Vatican Library makes 15,000 manuscripts available online for free

Vatican Library makes 15,000 manuscripts available online for free

VATICAN LIBRARY MANUSCRIPT

Explore a selection of digitized materials from their vast catalogue.

Archbishop Cesare Pasini, Prefect of the Vatican Library, announced on Wednesday the opening of the DigiVatLib, a shortening of digital Vatican Library. The Archbishop explained that over the last five years the Vatican Library has become involved in a vast undertaking to digitize the manuscripts belonging to its catalogue. Now, the fruits of their labors can be enjoyed by anyone with internet access, at no charge.

Once the tedious process of scanning all the individual pages of each manuscript is complete, the works are compiled and uploaded to their dedicated DigiVatLib website, where they can be viewed by the public. Currently they have about 15,000 of their collection uploaded and ready to view. If they keep pace at 3,000 uploads per year, they should have the whole library of 80,000 manuscripts scanned by 2041.

The prelate said that some of the documents that have already been uploaded come from their “reserve.” These documents are examples of the oldest and most important in their collection. While they are some of the most consulted, because of their age and condition, non-experts would rarely have an opportunity to examine them. As an added bonus, now that they can be viewed online, when experts need to refer to them in the future they will not have to risk damage or further deterioration of these important historical records.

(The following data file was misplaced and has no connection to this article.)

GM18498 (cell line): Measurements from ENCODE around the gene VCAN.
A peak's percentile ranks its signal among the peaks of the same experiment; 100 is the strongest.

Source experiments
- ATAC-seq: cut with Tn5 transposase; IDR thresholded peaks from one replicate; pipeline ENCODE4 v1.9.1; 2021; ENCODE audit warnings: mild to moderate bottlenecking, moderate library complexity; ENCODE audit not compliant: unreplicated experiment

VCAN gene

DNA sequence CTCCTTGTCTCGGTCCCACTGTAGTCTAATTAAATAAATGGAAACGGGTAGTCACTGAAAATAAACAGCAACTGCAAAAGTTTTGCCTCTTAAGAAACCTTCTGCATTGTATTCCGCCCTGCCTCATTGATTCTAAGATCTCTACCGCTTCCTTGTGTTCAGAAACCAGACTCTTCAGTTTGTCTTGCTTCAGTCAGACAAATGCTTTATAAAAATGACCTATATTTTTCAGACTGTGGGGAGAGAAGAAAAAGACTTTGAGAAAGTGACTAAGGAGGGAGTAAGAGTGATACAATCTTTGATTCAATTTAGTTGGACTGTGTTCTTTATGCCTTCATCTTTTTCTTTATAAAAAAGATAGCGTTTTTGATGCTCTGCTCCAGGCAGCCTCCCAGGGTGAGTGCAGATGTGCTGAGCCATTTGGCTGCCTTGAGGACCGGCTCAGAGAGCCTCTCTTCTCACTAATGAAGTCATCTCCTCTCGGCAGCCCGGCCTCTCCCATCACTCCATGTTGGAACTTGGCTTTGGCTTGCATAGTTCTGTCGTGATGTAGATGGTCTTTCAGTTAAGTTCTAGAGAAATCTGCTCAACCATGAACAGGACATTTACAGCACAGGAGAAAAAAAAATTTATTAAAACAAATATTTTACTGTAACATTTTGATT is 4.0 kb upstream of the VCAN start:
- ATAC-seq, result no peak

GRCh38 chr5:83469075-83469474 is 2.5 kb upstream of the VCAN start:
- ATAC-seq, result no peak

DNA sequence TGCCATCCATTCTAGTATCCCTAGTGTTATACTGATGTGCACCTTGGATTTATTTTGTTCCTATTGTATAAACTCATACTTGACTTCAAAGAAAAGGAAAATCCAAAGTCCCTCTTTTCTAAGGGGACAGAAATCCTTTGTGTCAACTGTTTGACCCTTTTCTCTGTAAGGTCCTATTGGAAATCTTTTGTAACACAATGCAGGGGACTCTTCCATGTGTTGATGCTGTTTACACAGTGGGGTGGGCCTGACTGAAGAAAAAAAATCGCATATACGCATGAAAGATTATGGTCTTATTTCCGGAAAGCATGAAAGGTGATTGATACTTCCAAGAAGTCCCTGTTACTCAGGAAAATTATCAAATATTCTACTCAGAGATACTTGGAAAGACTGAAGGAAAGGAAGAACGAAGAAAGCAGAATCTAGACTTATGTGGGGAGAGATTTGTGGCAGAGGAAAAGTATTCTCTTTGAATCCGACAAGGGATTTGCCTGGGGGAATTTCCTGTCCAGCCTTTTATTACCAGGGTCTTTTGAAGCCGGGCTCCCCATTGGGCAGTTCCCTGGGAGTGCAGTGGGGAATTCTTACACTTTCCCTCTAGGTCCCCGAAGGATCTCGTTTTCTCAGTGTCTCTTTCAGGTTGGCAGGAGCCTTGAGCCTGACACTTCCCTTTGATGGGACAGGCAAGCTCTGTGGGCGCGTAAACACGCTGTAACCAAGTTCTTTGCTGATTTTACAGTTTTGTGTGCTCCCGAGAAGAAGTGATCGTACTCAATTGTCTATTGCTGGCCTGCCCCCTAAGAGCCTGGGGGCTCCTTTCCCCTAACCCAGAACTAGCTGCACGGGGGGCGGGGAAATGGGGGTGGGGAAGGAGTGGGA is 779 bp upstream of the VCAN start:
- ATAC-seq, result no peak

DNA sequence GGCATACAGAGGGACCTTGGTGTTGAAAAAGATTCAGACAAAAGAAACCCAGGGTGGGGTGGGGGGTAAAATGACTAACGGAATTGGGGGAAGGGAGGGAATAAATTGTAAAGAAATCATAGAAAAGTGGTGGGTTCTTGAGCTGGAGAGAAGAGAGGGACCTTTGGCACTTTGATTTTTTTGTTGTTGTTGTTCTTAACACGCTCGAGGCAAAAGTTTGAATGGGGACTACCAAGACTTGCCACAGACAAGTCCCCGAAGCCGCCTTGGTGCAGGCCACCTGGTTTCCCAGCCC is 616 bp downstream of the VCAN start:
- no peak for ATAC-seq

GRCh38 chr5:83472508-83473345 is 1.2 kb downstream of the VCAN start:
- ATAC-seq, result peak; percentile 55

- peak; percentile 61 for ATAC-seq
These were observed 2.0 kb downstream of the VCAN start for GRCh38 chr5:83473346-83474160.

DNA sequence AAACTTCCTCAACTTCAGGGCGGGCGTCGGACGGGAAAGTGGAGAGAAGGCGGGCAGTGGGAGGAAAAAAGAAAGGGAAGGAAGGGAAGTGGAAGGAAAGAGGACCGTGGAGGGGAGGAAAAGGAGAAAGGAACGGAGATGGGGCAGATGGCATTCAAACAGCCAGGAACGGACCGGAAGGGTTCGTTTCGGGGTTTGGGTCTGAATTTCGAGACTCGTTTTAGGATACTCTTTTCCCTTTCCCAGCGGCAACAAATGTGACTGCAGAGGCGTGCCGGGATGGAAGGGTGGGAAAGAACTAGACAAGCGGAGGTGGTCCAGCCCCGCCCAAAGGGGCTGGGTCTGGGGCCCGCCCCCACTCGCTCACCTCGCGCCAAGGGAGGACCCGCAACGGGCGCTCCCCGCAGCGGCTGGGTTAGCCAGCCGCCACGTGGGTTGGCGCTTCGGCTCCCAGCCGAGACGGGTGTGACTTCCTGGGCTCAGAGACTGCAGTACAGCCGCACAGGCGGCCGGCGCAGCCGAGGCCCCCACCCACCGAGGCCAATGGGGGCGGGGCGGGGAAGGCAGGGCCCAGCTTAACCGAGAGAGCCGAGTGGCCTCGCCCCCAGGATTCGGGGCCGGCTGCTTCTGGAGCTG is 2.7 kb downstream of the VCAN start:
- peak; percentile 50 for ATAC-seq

Aside from manuscripts, DigiVatLib also features incunabula (early examples of printed books, published in Europe before 1501), archival materials and inventories as well as graphic materials, coins and medals, and other printed materials (special projects).

This project was funded by the Polonsky Foundation for two million English pounds. The Polonsky Foundation is also involved in several other programs for the digitization of historical documents.